Steven: Reach out to her, obviously a wealth of knowledge. Check out her book too. I’m going to plug it even if she’s not going to. It’s okay. I’m not shy about it. And hopefully we’ll catch you again on another Bloomerang session. So if you want to review any of the content, don’t worry. We’re going to send out the sides, the recording. I’ll get all those good things to you today, I promise. And hopefully you’ll join us on another Bloomerang webinar soon. We’ve got a lot coming up even before the end of the year. I think we’ve got maybe four or five sessions before the end of the year. So just visit our website, click Resources. There’s a webinar tab there, and we’d love to see you again on another session.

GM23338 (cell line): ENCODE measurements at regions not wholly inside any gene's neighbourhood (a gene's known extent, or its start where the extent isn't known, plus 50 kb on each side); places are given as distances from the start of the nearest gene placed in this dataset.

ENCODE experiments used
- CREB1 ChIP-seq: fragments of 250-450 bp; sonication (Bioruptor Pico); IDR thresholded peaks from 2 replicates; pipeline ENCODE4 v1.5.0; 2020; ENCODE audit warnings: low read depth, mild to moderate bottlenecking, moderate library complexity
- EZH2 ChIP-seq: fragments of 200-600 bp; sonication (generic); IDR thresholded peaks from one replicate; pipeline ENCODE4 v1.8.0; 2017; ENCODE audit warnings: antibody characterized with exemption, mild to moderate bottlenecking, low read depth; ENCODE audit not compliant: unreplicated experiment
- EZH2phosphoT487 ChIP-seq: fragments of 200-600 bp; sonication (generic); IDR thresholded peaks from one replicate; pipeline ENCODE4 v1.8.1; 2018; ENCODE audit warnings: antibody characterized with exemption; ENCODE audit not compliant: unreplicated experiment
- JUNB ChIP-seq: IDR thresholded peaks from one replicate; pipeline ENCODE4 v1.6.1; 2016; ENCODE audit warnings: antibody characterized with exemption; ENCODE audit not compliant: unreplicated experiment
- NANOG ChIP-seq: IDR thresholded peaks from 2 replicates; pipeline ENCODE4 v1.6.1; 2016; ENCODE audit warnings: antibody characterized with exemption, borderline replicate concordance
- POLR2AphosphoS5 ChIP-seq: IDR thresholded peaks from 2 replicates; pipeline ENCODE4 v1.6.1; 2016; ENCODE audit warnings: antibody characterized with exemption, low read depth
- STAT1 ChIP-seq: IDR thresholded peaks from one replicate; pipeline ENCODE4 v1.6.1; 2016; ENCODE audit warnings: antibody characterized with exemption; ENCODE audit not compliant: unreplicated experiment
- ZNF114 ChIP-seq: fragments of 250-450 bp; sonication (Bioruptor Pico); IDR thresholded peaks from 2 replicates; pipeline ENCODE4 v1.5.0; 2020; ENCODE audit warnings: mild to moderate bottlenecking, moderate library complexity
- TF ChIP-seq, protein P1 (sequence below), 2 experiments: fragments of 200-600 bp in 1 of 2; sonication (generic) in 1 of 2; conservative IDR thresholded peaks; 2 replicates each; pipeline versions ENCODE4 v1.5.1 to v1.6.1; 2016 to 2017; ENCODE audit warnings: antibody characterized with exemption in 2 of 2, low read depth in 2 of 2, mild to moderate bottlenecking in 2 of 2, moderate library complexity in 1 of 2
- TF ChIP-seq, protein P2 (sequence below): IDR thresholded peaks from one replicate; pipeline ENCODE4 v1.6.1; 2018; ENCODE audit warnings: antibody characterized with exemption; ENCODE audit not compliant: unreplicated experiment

So we’ll call it a day there. Have a good rest of your . . . I guess it’s Wednesday. Time has no meaning, but it is Wednesday. Good Wednesday, have a good rest of the week. We have a session on Friday. So if we don’t see you on Friday, have a good Thanksgiving. Be safe if you’re celebrating here in the States, and we will talk to you again soon. Bye now.

Kristen Hay

Kristen Hay is the Marketing Manager at Bloomerang. She also serves as the Director of Communications for PRSA’s Hoosier chapter.

Kristen Hay
Kristen Hay
Kristen Hay

Latest posts by Kristen Hay (see all)

Source by {source_domain}

10 Advocacy Websites That Are Doing it Right

Content Reader